What Beginning Gardeners Need to Know about Mulching
By Charles Hopkins
Published 04/26/2006 | Gardening
Mulch is a layer of material spread on top of the soil to conserve soil moisture, discourage the growth of weeds, help prevent erosion and prevent large fluctuations in soil temperature. In other words, mulch modifies the soil micro-climate around your growing plants.
Ideally, mulch is light and permeable enough to allow water and air to pass through, yet dense enough to inhibit or eliminate the growth of weeds.
Mulches may be organic (usually plant material), mineral (crushed stone or gravel), or synthetic (plastics and geotextiles). Understanding their differences will help you choose the best mulch for your situation. Generally speaking, organic and mineral mulches cool the soil while synthetic mulches warm it up.
Any biodegradable material can be used as an organic mulch. Some of the most easily attainable materials include shredded or chipped bark, shredded leaves, hay, straw, and peat moss.
Avoid using whole leaves unless you mix them with straw or some other light material as they tend to mat down and get soggy. They can actually prevent water and air from reaching the soil beneath.
Grass clippings are an excellent choice of mulching material. They're so small they start breaking down and enriching the soil almost immediately. If you do use grass clippings, be sure they don't have pesticide residue on them. Many lawn treatments contain herbicides that kill broadleaf plants, including those that you may be trying to grow in your garden. And of course, if you're mulching a vegetable garden you don't want to be adding poisonous chemicals to it.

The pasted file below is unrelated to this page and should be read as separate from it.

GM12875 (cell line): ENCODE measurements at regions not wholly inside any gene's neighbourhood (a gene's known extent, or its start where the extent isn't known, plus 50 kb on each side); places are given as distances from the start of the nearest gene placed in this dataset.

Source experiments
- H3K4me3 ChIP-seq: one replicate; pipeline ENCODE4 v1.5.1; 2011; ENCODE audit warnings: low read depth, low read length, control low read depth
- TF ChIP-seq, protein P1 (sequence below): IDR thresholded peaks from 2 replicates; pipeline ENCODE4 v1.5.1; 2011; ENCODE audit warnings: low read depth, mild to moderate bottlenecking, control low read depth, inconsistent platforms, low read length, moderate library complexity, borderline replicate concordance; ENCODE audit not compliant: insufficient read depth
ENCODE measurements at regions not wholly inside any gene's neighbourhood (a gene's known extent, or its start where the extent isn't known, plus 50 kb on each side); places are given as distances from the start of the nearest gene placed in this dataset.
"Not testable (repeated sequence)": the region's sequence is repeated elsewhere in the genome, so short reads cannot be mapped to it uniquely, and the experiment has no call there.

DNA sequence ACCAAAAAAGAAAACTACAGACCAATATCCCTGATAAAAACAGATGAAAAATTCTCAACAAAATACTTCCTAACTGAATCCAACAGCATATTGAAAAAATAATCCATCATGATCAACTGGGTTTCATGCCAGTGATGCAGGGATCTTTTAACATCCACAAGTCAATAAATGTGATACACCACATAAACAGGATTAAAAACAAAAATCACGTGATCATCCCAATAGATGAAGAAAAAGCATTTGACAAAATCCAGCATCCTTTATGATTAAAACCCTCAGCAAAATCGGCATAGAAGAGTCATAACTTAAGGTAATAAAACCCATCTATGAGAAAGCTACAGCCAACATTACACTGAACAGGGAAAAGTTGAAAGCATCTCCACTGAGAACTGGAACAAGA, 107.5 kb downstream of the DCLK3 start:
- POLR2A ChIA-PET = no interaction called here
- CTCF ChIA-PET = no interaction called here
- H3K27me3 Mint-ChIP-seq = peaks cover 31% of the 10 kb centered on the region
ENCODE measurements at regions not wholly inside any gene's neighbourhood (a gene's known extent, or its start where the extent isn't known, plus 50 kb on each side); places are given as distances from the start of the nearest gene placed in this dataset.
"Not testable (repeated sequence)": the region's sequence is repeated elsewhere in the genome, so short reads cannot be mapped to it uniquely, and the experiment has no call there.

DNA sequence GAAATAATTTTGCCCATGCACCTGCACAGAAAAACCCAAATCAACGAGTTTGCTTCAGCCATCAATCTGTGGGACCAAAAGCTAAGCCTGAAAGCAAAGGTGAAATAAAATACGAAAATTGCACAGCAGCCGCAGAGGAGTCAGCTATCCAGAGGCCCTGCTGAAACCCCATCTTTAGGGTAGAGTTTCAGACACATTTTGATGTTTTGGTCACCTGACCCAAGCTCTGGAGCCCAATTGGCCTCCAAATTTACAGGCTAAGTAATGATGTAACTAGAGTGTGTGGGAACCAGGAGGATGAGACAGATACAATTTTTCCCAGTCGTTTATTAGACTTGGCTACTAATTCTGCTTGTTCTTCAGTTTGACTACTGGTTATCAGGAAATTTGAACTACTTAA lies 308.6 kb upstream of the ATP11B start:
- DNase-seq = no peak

You may be fortunate enough to live near a source of industrial by-products that are useful for mulching. Some ideas are sawdust or shavings from sawmills, spent hops from breweries, or composted manure from mushroom growers.
Careful with the sawdust. It's deficient in nitrogen so you might want to mix it with some compost. Also, softwood sawdust is acidic, so you don't want to use it too close to plants that prefer a neutral or alkaline soil.
Advantages of mulching:
Mulched plant roots are not subjected to extreme temperatures. Unmulched roots get hot and dry in the summer and can be damaged by the heaving of soil during sudden frosts and thaws in winter.
Organic mulches and some mineral mulches contain nutrients that gradually wash down into the soil and fertilize the plant roots.
Weeding and hoeing the garden are practically eliminated when you mulch! The few weeds that manage to poke up through the mulch are easily nipped out, and there's no need to cultivate because the mulch keeps the soil loose.
Mulch protects the soil from the drying action of the sun and wind, and protects it from erosion from wind and hard rain. Mulched plants can often endure a long dry spell with hardly any watering.
Mulch protects vegetables such as squash, cucumber, unstaked tomatoes or strawberries that lie on the ground when they're ripe. The mulch keeps them clean and dry, preventing rot and mildew. Likewise, low growing flowers will not be splashed with mud in a mulched flower bed.
When not to mulch:
Seedlings planted in very moist soil should not be mulched until they are well established, as the higher soil moisture can encourage damping-off, a fungal infection that is usually fatal.
If the soil is waterlogged from spring rains, let it dry out a bit before mulching perennials to avoid crown rot, another fungal infection. It is best to leave an open circle a few inches in diameter around the base of each plant for air circulation.
Don't mulch a low-lying, wet soil.
There's too much to learn about mulching to fit it all into one article, but I hope you can see that mulching has great benefits for your garden and for you.
Your plants will benefit by having their roots protected from heat and dryness in the summer and from frost heaving in the winter, your soil will stay loose and friable, weeding will disappear off your chore list and you'll save water too!